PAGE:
The Science of Music:
Music and Neuroscience
MUSIC AND TECHNOLOGY INTERSECT
1/2 of your brain into Music
and 1/2 into Tech
MUSIC IN SCHOOL COUNTS
Prince played trumpet in the junior high school band
Musician, inventor and educator Tod Machover, the Muriel R. Cooper Professor of Music & Media at the MIT Media Lab, where he directs the Opera of the Future Group. An influential composer, he has been praised for creating music that breaks traditional artistic and cultural boundaries; his music has been performed and commissioned by some of the world's most important performers and ensembles. He has also created the technologies behind Guitar Hero and Rock Band. Machover's opera Death and the Powers premiered in Monte-Carlo in the fall 2010. The project was developed by a creative team of international artists, designers, writers and theatrical luminaries, as well as by an interdisciplinary team of Media Lab graduate and undergraduate students. Powers features a robotic, animatronic stage -- the first of its kind -- that gradually "comes alive" as the opera's main character. The Museum's John Hollar moderated a fascinating conversation with Tod - the son of a noted piano teacher and a computer graphics pioneer - who is using technology to revolutionize music.
Milton Babbitt - American. Born Philadelphia, 1916. Composer of Electronic music known as combinatoriality, "where segments of twelve-tone rows interact with segments of other rows with identical pitch classes." A nice biography of Babbitt appears on the The Computer-Assisted Music Instruction Lab webpage of University of Illinois, School of Music.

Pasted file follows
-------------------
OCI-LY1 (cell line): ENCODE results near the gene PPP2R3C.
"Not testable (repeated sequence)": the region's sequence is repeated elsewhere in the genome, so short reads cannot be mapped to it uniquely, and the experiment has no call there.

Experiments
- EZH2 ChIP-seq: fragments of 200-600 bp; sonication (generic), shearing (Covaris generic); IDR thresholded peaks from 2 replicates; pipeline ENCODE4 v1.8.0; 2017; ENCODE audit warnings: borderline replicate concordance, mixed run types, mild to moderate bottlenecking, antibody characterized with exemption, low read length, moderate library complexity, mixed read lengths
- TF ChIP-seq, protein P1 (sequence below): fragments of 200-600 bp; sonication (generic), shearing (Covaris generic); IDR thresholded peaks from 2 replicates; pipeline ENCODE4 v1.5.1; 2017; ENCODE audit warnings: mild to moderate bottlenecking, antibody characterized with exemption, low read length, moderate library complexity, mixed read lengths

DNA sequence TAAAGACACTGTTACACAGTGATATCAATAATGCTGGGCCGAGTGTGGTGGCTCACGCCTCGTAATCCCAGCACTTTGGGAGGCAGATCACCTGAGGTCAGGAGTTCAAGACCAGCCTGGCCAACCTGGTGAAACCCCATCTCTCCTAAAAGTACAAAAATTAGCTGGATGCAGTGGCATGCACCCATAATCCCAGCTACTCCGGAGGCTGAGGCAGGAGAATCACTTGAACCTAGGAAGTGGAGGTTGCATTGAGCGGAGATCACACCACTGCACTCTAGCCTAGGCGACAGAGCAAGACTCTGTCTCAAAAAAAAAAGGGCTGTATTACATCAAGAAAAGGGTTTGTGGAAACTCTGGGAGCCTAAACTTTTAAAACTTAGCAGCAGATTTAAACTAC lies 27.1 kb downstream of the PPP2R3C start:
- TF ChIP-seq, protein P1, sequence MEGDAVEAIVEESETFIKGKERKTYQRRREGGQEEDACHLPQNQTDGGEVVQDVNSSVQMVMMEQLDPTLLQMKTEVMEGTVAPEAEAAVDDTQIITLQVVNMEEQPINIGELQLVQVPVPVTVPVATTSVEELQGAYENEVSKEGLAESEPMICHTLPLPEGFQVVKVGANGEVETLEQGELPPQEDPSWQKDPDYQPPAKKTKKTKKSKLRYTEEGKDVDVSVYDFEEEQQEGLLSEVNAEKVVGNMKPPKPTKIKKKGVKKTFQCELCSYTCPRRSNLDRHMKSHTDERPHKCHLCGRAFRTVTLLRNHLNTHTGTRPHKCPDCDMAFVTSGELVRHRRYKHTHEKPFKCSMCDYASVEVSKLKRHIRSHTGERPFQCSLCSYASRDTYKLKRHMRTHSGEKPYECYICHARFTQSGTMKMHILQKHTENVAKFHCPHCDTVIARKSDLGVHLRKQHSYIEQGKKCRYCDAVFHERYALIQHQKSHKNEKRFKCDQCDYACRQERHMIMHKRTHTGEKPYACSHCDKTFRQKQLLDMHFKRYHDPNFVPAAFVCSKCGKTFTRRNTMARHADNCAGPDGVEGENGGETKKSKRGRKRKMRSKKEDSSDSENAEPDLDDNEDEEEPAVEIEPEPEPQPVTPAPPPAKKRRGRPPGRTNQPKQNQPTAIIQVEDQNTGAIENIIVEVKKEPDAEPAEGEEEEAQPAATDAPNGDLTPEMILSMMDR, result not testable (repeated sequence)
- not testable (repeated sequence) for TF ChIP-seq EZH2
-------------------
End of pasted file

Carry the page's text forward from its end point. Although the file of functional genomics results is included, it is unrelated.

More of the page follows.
Peter Neumann's musical endeavors included, among other things, (1) joint work in 1954-55 with Fred Brooks, Bill Wright, and Al Hopkins for Tony Oettinger's seminars on computational linguistics, in which Al and I used Fred and Bill's Markov analysis of common-meter hymn tunes to compose ``new'' music on the Harvard Mark IV.
Study Shows iPods Help Doctors Hear the Beat
Hearing the Steady Beat and sample Heart Sounds Physicians who listen at least 400 times to common heart murmurs via their iPods or other MP3 devices are much more likely to identify the murmurs in patients, according to a study presented Sunday at the American College of Cardiology's annual meeting. The study's lead investigator, Dr. Michael Barrett, last year demonstrated the benefit of repeat listening with medical students at Temple University School of Medicine and Hospital.
The university now offers a four-year curriculum on the topic and posts heart lessons online to teach students how to differentiate between a normal heartbeat and a murmur.
Hi! My name is Alex Sabbeth, and my interest is science and music. Worried about music being cut in the public schools? Here's a way to combine them, in a 2nd - 7th grade lesson plan. I've put together a curriculum which teaches the physics of sound, and the history of musical instruments. Kids build toy instruments, and prepare demonstrations which explain sound waves, sound transmission, and other principles relevant to music. Attention is given to how we hear, and how animals use sound.I teach through in-service sessions, and published a book based on these projects, called Rubber Band Banjos.
Two general suggestions are
1) Be sure that teachers understand the scientific explanations about sound waves, how animals use sound, and how we hear. Children will ask questions, and the book does explain the basics. Take your time and e-mail me if something doesn't sound OK.
2) It's fun to learn how to read music. Don't be surprised if kids grasp rhythmic patterns easier than melodic ones. I've found that it's hard for students to repeat a melodic pattern.
The Science of Music
Date: Mon, 29 Dec 1997
The Science of Music
Welcome to The Musical Scientist!
Have you ever wondered how the strings of a guitar work?
You use stings to make sounds too. They're called vocal cords. Learn about how sounds are made and how we hear them. Then, start your own band with some home-made musical instruments.